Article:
Let's Get Political

(apologies to singer Olivia Newton Johns’ recording of PHYSICAL)

I don’t much care for President Trump. I’ve had a hard time determining whether my dislike stems from his personality or his policies. I didn’t particularly care for former President Lyndon B. Johnson’s personality or all of his policies. I’ve never felt that the main quality of a President should be whether the voter would want to sit down with the candidate and have a beer; nor would I choose a doctor or dentist based on them being a “nice person.” Our current crisis has made it clear to me why I don’t care for President Trump; I don’t like the way he “answers” questions.

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During one of the recent press briefings from the Covid 19 task force, one of the reporters asked the President if he had a message for the Americans who are frightened and confused about Covid 19. The President responded by a personal attack on the reporter, chiding him for asking a “nasty question” and asserting that he, (the reporter, not the President), was a terrible reporter. Absolutely no answer was given to the reporter’s question.

Contrast the President’s response to the reporter with one of the members of the Covid19 task force who was also on-stage. A reporter began by quoting three health workers. All three indicated a concern that the protective gear used by health workers was in short supply as were the testing kits. They were worried about the escalating numbers of infected people and the possibility that they would not be able to treat all who needed attention. The profession responded by empathizing with the health workers, then very clearly outlining the best way to get the needed supplies at the local level.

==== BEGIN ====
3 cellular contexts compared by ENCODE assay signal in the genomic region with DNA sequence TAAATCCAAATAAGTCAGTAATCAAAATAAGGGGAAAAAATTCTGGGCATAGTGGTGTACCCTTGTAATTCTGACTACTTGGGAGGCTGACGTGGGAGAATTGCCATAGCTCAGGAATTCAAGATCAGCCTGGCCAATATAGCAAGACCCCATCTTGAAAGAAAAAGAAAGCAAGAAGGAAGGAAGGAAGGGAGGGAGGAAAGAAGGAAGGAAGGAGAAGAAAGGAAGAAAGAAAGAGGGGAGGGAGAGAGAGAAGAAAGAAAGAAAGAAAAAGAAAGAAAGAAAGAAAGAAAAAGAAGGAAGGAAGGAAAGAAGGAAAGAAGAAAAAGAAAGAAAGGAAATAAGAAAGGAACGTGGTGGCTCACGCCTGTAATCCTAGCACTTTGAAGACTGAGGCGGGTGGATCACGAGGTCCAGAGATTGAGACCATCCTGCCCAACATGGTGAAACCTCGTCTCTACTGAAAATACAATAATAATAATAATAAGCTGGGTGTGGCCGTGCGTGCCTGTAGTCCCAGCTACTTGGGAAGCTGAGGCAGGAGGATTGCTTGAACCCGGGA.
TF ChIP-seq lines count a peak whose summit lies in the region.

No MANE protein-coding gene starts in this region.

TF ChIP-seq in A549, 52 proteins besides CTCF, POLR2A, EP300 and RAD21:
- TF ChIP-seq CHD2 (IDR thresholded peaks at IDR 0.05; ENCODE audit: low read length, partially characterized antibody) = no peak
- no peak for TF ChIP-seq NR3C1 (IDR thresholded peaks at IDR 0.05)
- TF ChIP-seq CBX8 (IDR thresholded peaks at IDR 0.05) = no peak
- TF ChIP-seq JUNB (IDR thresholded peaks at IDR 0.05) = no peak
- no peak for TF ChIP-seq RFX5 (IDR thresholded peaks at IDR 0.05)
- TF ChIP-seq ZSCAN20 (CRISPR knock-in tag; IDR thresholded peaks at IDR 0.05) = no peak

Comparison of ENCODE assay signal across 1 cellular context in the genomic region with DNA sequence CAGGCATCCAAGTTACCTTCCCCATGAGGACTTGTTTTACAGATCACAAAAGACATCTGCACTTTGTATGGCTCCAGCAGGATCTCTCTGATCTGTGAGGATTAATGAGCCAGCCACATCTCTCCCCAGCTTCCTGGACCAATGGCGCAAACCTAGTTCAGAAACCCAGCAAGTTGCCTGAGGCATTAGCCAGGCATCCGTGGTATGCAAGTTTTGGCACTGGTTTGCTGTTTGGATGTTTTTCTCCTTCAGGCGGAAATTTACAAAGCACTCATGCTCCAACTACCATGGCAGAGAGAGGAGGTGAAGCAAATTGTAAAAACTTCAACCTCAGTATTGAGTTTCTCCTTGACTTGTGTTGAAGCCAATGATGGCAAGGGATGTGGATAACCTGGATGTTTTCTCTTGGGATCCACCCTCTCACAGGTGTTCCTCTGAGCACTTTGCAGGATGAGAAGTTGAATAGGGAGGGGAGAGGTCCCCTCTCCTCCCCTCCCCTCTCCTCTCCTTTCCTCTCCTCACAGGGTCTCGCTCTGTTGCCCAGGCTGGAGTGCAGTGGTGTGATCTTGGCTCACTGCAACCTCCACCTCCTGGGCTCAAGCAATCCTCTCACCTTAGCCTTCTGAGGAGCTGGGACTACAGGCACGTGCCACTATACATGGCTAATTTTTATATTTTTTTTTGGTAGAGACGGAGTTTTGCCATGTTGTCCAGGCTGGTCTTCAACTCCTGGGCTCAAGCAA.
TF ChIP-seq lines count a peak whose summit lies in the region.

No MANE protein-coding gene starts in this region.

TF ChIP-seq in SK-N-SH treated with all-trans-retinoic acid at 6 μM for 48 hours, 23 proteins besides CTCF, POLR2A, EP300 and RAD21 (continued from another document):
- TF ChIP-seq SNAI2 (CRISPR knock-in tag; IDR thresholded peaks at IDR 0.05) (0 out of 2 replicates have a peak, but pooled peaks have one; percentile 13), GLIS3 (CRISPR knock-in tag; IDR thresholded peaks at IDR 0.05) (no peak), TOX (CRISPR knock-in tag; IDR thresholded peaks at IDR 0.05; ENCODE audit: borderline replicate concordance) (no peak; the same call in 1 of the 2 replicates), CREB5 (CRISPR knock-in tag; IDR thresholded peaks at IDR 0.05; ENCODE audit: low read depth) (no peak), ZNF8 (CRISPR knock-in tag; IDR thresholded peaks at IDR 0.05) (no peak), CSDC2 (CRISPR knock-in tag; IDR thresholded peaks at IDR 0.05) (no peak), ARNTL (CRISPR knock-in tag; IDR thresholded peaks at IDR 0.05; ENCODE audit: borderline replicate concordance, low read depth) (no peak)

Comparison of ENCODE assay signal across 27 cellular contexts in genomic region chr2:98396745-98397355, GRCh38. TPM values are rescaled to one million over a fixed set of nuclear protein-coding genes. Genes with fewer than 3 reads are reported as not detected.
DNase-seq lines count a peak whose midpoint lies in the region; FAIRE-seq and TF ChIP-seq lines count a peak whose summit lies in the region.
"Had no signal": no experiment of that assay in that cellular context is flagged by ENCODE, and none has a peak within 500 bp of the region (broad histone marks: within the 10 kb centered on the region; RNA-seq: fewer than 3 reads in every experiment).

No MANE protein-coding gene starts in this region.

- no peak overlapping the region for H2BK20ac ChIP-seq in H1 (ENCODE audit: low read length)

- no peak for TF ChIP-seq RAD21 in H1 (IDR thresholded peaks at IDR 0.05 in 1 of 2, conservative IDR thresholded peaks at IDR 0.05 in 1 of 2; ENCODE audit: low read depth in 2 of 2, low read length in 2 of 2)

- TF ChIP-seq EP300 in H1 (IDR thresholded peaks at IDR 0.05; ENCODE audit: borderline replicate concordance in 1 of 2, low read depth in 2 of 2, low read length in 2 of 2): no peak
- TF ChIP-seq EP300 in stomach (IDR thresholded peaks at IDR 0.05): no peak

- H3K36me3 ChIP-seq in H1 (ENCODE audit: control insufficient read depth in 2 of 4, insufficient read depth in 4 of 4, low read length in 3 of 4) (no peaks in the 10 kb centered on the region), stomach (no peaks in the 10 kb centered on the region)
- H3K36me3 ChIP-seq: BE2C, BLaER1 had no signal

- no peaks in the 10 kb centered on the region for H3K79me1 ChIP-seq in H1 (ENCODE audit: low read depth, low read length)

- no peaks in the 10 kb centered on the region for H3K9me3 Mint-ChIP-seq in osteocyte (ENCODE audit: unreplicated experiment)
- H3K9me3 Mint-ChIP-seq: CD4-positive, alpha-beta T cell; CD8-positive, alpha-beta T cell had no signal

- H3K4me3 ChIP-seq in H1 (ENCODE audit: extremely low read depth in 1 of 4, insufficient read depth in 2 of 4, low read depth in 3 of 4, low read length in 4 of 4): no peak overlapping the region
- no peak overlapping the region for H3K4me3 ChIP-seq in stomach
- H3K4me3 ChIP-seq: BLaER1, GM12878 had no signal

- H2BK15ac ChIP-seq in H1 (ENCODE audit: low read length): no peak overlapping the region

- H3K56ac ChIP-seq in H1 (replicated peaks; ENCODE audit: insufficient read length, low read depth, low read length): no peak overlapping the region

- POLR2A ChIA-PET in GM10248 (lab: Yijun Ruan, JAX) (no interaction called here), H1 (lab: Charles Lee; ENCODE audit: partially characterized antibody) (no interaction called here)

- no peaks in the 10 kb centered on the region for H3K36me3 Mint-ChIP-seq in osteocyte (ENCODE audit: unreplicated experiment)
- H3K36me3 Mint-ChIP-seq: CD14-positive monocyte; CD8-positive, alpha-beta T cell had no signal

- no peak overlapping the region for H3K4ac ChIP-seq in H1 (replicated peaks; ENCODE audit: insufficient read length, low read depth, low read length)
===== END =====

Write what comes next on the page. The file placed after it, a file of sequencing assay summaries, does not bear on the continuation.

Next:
He did not make false promises (e.g. the kits have been shipped). He did not attack the reporter or question the validity of the concern. He accepted the question for what it was – information about how the process looked to those in field, actually dealing with the disease. He treated the question as an opportunity to provide needed information.

In teaching, questions from students are treated as important because they show what students do and do not understand. It provides the teacher an opportunity to clarify and provide additional information so students can learn.

In other words, true adults respond to questions as opportunities.

Less evolved people treat every question as a personal attack.

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